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Monopolistic Competition with Endogenous Specialization

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  • Martin L. Weitzman

Abstract

In the familiar spatial model of monopolistic competition on the circle, a product is identified by a single locational characteristic representing its brand or variety. The ability of a variety to compete with other varieties a given distance away (its "specialization" as quantified by transportation losses or how rapidly the "melting iceberg" melts) is exogenously given in the standard model. Here, specialization is a choice variable selected by the firm. A monopolistically competitive general equilibrium is derived, where the degree of specialization is endogenously determined along with other variables. Implications are noted. The central contribution is to show that the effect of endogenizing specialization is to make the Hotelling-Lancaster-Chamberlin model of monopolistic competition isomorphic to the analytically much more tractable Dixit-Stiglitz-Ethier formulation, without sacrificing the appealing concept of product "distance"

Suggested Citation

  • Martin L. Weitzman, 1994. "Monopolistic Competition with Endogenous Specialization," Review of Economic Studies, Oxford University Press, vol. 61(1), pages 45-56.
  • Handle: RePEc:oup:restud:v:61:y:1994:i:1:p:45-56.
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    File URL: http://hdl.handle.net/10.2307/2297876
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    Cited by:

    1. Chad Syverson, 2001. "Output Market Segmentation and Productivity," Working Papers 01-07, Center for Economic Studies, U.S. Census Bureau.
    2. Horii, Ryo, 2012. "Wants and past knowledge: Growth cycles with emerging industries," Journal of Economic Dynamics and Control, Elsevier, vol. 36(2), pages 220-238.
    3. Knaap, T., 1998. "A survey of complementaries in growth and location theories," Research Report 98C44, University of Groningen, Research Institute SOM (Systems, Organisations and Management).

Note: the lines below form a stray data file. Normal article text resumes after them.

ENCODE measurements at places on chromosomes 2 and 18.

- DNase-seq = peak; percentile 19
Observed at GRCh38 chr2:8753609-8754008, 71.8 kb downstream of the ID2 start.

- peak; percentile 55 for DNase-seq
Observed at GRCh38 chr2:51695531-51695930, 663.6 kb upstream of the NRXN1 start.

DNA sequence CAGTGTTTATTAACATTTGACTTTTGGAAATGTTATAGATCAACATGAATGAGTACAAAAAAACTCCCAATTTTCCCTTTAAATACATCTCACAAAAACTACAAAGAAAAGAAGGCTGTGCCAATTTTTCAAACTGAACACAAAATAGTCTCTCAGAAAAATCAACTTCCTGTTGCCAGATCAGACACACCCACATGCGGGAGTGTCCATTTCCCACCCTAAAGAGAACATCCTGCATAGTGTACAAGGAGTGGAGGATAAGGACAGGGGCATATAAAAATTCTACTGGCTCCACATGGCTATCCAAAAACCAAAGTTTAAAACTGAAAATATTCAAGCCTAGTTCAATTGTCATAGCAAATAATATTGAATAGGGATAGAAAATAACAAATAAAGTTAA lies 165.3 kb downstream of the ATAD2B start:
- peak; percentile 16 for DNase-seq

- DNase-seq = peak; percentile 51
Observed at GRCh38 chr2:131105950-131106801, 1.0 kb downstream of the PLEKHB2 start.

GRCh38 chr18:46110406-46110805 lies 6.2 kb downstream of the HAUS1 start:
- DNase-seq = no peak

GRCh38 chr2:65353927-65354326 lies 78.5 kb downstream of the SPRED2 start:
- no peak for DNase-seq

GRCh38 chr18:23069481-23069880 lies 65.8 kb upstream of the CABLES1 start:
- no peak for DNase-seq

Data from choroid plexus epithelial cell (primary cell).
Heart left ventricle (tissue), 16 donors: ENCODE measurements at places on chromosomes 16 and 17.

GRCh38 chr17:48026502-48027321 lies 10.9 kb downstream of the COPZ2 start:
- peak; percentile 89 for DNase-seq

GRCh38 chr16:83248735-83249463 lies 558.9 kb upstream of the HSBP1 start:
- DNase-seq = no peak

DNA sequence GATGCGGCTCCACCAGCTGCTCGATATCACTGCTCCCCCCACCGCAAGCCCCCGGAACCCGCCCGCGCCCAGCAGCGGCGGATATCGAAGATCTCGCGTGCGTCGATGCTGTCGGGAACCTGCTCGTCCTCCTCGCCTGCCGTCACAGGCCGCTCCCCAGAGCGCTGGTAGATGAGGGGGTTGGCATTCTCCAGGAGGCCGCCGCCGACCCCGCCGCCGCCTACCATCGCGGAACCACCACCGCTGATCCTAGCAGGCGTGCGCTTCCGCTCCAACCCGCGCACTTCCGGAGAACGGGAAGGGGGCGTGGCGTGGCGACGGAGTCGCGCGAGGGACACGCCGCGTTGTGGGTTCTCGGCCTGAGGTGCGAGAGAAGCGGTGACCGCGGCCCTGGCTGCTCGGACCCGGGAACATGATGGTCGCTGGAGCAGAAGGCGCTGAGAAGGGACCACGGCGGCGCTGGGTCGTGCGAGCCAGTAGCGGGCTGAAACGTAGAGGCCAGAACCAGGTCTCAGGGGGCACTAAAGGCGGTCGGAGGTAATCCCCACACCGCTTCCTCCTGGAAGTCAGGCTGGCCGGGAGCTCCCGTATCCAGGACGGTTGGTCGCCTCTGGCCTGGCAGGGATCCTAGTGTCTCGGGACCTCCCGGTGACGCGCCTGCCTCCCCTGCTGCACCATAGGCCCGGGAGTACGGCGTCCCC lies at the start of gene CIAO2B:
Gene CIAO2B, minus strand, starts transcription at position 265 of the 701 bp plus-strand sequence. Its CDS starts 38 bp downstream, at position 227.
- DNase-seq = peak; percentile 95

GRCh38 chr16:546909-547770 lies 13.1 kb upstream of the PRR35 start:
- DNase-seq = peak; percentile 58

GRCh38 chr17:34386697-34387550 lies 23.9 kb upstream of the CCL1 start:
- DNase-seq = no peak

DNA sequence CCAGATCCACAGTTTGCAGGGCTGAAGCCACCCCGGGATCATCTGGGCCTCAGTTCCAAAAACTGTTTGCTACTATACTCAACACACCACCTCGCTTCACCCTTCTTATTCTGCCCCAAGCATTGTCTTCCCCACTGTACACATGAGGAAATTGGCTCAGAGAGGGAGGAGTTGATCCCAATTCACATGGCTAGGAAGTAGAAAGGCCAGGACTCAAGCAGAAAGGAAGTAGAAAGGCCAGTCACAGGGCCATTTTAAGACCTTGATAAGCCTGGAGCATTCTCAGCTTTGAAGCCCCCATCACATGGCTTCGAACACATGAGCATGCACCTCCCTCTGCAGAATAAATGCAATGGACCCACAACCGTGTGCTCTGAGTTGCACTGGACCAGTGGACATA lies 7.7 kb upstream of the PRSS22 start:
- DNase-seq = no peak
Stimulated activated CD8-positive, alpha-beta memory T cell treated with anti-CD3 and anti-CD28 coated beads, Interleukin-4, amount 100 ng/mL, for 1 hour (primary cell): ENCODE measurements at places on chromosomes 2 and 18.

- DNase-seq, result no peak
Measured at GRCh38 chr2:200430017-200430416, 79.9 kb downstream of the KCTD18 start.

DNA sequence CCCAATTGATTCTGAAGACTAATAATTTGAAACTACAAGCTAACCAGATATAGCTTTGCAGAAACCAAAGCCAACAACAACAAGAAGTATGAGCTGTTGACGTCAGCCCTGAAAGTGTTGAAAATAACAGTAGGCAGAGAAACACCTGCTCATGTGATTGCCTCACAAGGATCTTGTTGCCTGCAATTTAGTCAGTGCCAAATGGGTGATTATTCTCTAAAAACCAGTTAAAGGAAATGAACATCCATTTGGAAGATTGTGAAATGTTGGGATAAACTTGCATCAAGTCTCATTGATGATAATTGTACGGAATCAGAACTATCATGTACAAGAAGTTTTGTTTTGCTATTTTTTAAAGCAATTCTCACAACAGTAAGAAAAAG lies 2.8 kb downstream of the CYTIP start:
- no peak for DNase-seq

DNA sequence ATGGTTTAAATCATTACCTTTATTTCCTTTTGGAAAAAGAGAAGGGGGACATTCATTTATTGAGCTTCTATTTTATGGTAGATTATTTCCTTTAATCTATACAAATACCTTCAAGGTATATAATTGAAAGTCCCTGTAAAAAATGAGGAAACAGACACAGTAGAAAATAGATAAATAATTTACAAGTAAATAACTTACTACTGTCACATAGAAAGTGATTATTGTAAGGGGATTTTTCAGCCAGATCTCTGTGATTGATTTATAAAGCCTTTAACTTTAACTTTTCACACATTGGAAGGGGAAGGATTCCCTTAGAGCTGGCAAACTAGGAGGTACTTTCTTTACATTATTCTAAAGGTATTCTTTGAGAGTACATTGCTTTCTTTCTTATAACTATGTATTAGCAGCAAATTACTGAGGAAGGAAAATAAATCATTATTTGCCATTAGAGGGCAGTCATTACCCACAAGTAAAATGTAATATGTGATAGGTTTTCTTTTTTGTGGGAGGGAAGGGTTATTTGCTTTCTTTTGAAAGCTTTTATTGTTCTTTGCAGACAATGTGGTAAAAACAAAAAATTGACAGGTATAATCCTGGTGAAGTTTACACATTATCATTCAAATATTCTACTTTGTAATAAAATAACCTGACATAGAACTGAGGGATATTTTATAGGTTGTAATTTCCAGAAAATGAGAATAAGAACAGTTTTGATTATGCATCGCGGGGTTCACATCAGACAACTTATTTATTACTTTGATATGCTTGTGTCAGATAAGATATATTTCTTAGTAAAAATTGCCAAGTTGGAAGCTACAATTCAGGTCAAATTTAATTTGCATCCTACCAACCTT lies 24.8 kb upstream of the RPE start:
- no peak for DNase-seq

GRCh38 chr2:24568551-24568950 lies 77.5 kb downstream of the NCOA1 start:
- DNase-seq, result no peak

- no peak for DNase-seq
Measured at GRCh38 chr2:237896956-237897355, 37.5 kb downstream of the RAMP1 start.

4. Kostas Axarloglou, 2008. "Product line extensions: causes and effects," Managerial and Decision Economics, John Wiley & Sons, Ltd., vol. 29(1), pages 9-21.
    5. Pietro Peretto & Sjak Smulders, 2002. "Technological Distance, Growth And Scale Effects," Economic Journal, Royal Economic Society, vol. 112(481), pages 603-624, July.
    6. Shiro Kuwahara & Akihisa Shibata, 2006. "The Role Of Expectations In A Specialization-Driven Growth Model With Endogenous Technology Choice," Division of Labor & Transaction Costs (DLTC), World Scientific Publishing Co. Pte. Ltd., vol. 2(01), pages 55-69.
    7. Shon M. Ferguson, 2015. "Endogenous Product Differentiation, Market Size and Prices," Review of International Economics, Wiley Blackwell, vol. 23(1), pages 45-61, February.
    8. Ciccone, Antonio & Matsuyama, Kiminori, 1996. "Start-up costs and pecuniary externalities as barriers to economic development," Journal of Development Economics, Elsevier, vol. 49(1), pages 33-59, April.
    9. repec:dgr:rugsom:98c44 is not listed on IDEAS
    10. Hendel, Igal & de Figueiredo, John Neiva, 1997. "Product differentiation and endogenous disutility," International Journal of Industrial Organization, Elsevier, vol. 16(1), pages 63-79, November.
    11. Gans, Joshua S. & Hill, Robert J., 1997. "Measuring product diversity," Economics Letters, Elsevier, vol. 55(1), pages 145-150, August.
    12. Richard Walker, 2005. "Superstars and Renaissance Men: Specialization, Market Size and the Income Distribution," CEP Discussion Papers dp0707, Centre for Economic Performance, LSE.
    13. Heritiana Ranaivoson, 2005. "The economic analysis of product diversity," Cahiers de la Maison des Sciences Economiques r05083, Université Panthéon-Sorbonne (Paris 1).
    14. Edmond Baranes & Cuong Vuong, 2012. "Competition with asymmetric regulation of mobile termination charges," Journal of Regulatory Economics, Springer, vol. 42(2), pages 204-222, October.
    15. Walker, Richard, 2005. "Superstars and renaissance men: specialization, market size and the income distribution," LSE Research Online Documents on Economics 19880, London School of Economics and Political Science, LSE Library.

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